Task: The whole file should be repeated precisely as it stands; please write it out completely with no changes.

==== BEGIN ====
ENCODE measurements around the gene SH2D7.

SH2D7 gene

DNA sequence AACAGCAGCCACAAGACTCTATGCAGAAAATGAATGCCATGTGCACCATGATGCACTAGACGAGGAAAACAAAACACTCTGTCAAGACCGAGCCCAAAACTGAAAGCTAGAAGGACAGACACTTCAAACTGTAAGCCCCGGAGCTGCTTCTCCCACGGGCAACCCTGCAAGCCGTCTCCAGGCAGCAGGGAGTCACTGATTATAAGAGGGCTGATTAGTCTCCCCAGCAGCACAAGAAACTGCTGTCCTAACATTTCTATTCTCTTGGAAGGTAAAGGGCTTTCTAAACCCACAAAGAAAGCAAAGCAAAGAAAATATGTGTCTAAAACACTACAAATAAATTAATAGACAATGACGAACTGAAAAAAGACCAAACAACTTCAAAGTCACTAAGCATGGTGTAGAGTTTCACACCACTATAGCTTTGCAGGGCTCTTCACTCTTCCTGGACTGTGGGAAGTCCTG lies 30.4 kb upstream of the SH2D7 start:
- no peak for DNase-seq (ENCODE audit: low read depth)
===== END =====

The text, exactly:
ENCODE measurements around the gene SH2D7.

SH2D7 gene

DNA sequence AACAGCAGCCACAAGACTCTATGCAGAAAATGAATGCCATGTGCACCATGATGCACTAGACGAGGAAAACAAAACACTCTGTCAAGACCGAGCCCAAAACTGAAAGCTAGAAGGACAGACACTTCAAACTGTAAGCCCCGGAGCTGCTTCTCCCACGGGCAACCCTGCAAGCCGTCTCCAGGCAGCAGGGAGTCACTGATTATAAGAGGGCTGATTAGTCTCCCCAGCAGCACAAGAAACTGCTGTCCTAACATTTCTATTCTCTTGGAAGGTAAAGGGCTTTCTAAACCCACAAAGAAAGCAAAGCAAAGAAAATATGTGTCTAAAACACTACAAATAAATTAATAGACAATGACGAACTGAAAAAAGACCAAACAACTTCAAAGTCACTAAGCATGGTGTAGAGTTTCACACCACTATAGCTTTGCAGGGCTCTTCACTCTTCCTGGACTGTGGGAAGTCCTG lies 30.4 kb upstream of the SH2D7 start:
- no peak for DNase-seq (ENCODE audit: low read depth)